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Exhibition reveals hidden harbour sites.

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Media Releases and Speeches

Senator the Hon Robert Hill

    Leader of the Government in the Senate      Minister for the Environment and Heritage


25 May 2001

Exhibition reveals hidden harbour sites The past, present and possible futures for six unique lands on Sydney Harbour are the focus for the exhibition Sites Unseen, opened today by Federal Environment and Heritage Minister Robert Hill.

Senator Hill described Sites Unseen at City Exhibition Space in Customs House as "the start of a process that will restore these magnificent harbour lands for the enrichment of Sydney and so they can be enjoyed by all Australians."

"For the first time all Australians can see the preliminary plans for these unique military and defence lands that have been 'hidden away' for so many years," Senator Hill said.

"The exhibition outlines the qualities we value about each of the lands, from their natural ecology through to built elements and their remarkable histories. Sites Unseen puts on show early planning ideas for how each of the lands may be used in the future."

Senator Hill unveiled the preliminary plans developed by the Sydney Harbour Federation Trust which offer ideas for each of the six sites.

"The plans suggest treating North Head - the former Artillery School with its amazing parade ground surrounded by art deco barracks and one of the best bushlands in Sydney - as a sanctuary for flora and fauna.

"It suggests extending this bushland to encircle the cluster of small buildings at Middle Head-Georges Height in Mosman and investigating making Woolwich Dock and its adjacent maritime facilities operational again.

"It pictures Cockatoo Island with its two dry docks, convict prison and history of over a century of shipbuilding activities revived with a diverse range of activities and a considerable population to overcome its isolation.

"The plans suggest future public access for the landmark Macquarie Light station at South Head and

investigating retaining buildings, workshops and the collection of artefacts on Snapper Island."

"From this exhibition we want to hear from the broad Sydney community what they value about these harbour lands and if what we are proposing is acceptable."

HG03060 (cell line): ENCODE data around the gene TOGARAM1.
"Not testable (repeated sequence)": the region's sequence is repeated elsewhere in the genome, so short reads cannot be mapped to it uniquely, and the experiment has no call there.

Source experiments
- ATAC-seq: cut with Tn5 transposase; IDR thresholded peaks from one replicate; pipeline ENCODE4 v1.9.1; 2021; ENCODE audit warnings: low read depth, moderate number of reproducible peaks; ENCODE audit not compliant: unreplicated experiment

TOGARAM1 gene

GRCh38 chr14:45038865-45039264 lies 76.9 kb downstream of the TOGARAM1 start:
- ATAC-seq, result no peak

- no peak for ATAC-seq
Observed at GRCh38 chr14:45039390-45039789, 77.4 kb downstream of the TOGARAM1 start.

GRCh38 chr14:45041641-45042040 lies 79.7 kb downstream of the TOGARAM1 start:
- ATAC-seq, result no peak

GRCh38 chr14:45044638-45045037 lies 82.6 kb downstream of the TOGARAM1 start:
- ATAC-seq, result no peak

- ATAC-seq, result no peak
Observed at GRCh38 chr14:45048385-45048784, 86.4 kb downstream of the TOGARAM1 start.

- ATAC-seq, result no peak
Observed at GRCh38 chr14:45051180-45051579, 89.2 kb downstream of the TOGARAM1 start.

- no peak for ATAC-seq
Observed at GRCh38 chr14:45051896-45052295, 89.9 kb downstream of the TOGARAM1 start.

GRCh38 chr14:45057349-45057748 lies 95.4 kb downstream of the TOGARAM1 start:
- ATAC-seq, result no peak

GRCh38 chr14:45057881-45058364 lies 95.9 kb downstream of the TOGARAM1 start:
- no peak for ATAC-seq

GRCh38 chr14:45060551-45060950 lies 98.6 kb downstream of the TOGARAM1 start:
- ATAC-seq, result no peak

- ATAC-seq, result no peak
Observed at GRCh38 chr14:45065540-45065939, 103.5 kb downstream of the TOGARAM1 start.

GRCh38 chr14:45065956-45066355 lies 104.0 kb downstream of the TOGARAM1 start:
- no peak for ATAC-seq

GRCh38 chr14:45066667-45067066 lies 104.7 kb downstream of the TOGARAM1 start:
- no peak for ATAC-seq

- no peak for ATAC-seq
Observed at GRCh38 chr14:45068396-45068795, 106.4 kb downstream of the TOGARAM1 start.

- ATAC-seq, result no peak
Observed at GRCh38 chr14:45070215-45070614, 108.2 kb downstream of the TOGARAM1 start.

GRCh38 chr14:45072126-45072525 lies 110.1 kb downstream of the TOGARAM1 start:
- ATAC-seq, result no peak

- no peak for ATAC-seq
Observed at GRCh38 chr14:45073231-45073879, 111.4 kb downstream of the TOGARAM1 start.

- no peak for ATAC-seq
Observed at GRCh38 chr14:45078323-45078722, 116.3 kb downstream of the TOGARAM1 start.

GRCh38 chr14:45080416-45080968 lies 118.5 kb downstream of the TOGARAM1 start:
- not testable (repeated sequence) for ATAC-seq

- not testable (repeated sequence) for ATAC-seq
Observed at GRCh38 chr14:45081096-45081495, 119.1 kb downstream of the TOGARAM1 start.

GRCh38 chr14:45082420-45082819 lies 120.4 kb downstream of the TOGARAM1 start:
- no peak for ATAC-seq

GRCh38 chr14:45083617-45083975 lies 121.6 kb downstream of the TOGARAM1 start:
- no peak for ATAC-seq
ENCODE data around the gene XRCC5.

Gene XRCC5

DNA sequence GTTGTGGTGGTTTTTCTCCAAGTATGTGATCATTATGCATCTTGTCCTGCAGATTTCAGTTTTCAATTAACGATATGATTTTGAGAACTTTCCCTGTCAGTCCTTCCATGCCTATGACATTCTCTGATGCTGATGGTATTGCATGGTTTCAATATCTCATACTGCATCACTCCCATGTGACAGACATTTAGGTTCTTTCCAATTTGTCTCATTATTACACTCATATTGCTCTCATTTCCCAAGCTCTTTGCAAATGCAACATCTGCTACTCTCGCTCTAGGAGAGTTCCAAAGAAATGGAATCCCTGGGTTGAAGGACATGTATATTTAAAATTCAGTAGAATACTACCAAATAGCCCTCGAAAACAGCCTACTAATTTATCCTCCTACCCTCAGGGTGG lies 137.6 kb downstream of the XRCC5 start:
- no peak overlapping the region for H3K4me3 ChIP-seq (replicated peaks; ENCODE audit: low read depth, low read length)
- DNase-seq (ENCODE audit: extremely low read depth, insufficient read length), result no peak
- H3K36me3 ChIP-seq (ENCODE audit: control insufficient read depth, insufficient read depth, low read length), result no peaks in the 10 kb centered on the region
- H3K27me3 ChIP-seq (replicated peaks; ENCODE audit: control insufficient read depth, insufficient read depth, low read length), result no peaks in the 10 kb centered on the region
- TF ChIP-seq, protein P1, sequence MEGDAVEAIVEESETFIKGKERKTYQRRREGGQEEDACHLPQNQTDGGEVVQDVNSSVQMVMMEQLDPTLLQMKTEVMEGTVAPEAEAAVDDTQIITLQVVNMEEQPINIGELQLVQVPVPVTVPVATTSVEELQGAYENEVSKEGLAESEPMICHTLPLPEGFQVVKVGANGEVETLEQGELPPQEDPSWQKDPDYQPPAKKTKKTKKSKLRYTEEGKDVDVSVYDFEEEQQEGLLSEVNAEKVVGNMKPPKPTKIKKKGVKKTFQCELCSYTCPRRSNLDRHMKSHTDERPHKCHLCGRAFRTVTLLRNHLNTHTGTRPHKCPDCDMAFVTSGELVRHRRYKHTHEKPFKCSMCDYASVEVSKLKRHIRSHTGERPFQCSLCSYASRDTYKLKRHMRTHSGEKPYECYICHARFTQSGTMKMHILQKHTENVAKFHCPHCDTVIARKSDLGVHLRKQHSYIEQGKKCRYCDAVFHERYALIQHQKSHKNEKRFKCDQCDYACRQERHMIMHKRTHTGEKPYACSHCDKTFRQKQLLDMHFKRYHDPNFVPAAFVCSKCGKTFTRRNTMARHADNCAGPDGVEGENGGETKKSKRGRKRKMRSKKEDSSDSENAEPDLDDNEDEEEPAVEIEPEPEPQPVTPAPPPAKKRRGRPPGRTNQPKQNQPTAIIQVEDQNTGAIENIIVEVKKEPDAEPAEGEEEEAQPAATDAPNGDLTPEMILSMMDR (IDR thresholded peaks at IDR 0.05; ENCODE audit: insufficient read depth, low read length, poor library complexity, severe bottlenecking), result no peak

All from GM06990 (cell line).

Senator Hill said the exhibition provided people with a questionnaire for feedback so it would help the Harbour Trust produce the best possible plans for the lands.

Sites Unseen, which has been developed by the Sydney Harbour Federation Trust is on show from 26 May to 5 August. Admission is free and the exhibition is open from 10.00am until 5.00pm seven days.

The Sydney Harbour Federation Trust consists of a team of highly skilled and well-respected architects, planners, urban and landscape designers. It was set up by the Federal Government to work with the community in developing plans to protect, conserve and provide public access to the lands.

The lands are North Head Artillery School, Middle Head-Georges Heights, Woolwich Dock and Parklands, Cockatoo and Snapper Islands and Macquarie Lightstation.

Senator Hill said the Federal Government was committed to adaptive reuse of these lands, not redevelopment.

"We want to ensure that these lands are a lasting legacy for Sydney," Senator Hill said.

"Future uses must keep with the character and quality of the lands, and minimise impact on surroundings."

In this week's budget, the Harbour Trust was allocated $14 million. This will allow many of the lands to be opened up to the public and urgent repairs and maintenance to be carried out. It will also fund the planning process and community consultation.

The Harbour Trust expects the final draft plans for the lands will be completed by the end of next year. These will outline in detail how each of the lands will be used and managed in the future.

Friday, May 25, 2001

Contact: Belinda Huppatz (Senator Hill's office) 02 62777640 or 0419 258364 Kate Langford (Sydney Harbour Federation Trust) 02 8969 2100